When the zabuton is stretched out on the floor, the zafu cushion sitting atop, Mario comes in and takes his place, closing his eyes and breathing deeply. At times, he will stay for an hour or more seeming barely to move, content as a cat. Of course, Mario has an advantage in this: Mario is a cat.
Despite knowing that not much ever passes through his brain to distract him from the now, I envy him. Perhaps not “envy.” That suggests ill will which I certainly don’t feel: rather I wish I could channel his ability to stay in the present. Because I, instead, find the “now” almost indecipherable and indistinguishable from the “yesterday,” “tomorrow,” and “forty years ago when I didn’t get invited to the prom.”
Although I love meditation time and my retreat from work and the world, I love it only sporadically. The rest of the time, it’s a struggle and sometimes even a bore. Days go by when I walk into my meditation room–which doubles as computer room–and instead of lighting incense and settling onto the cushion, I slop into the computer chair and meditate only on whether moving the Queen of Spades will give me a win in Solitaire. This I can do for hours.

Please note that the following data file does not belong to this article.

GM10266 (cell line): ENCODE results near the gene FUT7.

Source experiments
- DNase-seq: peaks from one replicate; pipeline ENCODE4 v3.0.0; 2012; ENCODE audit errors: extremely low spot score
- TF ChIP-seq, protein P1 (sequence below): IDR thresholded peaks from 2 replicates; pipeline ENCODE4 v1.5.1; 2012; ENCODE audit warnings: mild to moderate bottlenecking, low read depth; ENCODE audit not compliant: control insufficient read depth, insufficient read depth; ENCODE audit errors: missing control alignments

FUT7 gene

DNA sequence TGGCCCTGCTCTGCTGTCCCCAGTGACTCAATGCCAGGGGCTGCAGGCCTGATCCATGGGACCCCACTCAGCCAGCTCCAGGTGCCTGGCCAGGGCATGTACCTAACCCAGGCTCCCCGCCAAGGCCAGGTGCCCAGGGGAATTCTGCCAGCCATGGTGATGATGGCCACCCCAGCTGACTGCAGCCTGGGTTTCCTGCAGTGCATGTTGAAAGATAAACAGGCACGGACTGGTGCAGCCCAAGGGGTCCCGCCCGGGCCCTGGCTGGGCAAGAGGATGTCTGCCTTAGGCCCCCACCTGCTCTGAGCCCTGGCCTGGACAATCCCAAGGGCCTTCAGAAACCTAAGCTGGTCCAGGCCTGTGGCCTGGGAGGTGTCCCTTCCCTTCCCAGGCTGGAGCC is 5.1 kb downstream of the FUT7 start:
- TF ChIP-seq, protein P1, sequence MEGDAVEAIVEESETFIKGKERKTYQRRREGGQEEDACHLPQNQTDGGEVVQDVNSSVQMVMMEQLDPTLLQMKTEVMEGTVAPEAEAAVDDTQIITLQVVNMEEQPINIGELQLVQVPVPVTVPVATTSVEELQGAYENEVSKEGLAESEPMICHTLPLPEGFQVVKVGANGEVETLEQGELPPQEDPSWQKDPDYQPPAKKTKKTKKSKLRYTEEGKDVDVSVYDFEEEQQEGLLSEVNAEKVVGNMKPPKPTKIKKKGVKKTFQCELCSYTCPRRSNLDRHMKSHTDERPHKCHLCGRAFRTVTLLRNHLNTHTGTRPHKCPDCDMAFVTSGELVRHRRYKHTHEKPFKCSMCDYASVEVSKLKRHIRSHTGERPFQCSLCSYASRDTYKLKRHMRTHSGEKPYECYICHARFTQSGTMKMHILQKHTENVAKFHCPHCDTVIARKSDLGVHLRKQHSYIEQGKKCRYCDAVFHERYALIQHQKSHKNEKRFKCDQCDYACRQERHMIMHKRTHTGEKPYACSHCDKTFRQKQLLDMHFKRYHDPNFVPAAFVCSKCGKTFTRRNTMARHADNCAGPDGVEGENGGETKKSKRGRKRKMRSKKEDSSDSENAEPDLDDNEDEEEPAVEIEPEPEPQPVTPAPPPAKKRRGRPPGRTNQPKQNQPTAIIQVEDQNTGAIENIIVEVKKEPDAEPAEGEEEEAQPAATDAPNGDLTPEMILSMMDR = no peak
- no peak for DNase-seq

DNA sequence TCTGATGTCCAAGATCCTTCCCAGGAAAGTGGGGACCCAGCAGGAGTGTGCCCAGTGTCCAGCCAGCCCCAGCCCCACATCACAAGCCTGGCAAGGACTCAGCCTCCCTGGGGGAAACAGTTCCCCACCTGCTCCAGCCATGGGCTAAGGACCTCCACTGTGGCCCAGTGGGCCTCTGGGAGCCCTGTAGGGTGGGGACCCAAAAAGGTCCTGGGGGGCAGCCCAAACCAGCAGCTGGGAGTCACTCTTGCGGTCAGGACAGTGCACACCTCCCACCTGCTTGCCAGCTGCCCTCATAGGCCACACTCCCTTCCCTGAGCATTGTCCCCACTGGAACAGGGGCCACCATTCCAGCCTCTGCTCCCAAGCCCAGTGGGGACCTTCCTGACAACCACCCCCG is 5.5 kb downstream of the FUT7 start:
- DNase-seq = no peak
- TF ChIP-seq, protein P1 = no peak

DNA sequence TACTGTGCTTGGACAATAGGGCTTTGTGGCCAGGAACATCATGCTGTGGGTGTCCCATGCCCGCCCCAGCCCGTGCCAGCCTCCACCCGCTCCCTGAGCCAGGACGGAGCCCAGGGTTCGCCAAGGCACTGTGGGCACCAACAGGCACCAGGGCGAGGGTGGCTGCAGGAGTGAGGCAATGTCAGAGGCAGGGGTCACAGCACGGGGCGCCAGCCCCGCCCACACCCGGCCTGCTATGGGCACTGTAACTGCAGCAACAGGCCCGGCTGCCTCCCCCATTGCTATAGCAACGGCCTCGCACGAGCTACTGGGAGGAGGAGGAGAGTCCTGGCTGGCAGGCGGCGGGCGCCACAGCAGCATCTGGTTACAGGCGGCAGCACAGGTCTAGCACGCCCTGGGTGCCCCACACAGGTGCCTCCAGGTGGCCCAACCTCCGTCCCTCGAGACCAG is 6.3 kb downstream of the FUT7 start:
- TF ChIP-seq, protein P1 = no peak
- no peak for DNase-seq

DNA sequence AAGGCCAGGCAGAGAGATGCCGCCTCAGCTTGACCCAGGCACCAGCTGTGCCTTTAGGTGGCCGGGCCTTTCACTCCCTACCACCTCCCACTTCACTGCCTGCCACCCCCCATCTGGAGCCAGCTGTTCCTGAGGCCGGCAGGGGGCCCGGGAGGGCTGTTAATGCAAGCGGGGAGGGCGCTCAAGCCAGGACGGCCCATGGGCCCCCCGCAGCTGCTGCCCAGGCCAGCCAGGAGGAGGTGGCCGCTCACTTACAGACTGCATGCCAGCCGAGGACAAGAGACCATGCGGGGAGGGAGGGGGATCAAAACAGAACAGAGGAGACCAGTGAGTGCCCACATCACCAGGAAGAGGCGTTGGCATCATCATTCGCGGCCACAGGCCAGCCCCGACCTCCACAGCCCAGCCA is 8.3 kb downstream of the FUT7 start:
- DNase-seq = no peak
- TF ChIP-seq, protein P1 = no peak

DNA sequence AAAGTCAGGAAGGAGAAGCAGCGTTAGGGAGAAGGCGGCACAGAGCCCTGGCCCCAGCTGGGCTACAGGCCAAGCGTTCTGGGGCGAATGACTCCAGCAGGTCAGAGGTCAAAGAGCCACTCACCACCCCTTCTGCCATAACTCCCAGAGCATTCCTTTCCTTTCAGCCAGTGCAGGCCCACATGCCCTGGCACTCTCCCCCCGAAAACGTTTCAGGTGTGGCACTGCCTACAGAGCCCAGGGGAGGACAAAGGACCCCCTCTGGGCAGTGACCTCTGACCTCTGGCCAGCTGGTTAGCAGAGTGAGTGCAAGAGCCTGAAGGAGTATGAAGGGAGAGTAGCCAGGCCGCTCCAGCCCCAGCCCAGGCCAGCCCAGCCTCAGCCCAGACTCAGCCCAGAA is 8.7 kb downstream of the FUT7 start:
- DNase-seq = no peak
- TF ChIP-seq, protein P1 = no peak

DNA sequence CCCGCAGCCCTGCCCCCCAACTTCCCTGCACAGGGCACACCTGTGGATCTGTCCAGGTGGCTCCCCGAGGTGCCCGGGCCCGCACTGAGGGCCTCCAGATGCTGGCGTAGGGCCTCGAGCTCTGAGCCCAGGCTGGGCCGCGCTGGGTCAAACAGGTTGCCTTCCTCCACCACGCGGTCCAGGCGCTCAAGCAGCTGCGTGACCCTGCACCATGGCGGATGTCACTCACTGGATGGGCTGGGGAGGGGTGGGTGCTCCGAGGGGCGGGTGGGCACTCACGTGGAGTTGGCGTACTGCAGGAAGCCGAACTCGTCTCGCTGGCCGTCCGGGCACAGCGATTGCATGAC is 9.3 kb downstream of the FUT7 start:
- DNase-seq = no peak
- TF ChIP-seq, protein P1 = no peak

Boredom leads to frustration which leads to guilt which leads to “Why the hell did I ever think I could meditate, anyway?” And so the cushion sits for days used only by Mario while I try to ignore its presence. Then one day, I’ll walk in the room, laugh at my own presumption as the thought changes to “Who the hell am I to think I can’t meditate? How much better than the Buddha do I think I am? Why, he could beat me at Solitaire, too, I bet.”
Back to the cushion I go, not displacing Mario but joining him and if I start to feel, as I inevitably will at some time, boredom or restlessness, I remember what Jack Kornfield said about naming the feeling and then “If you feel you’re so restless , you could die, well, just go ahead and do it! Look to the sky and say ‘Just take me now I’m so bored.’. . . And then go back to the breath.”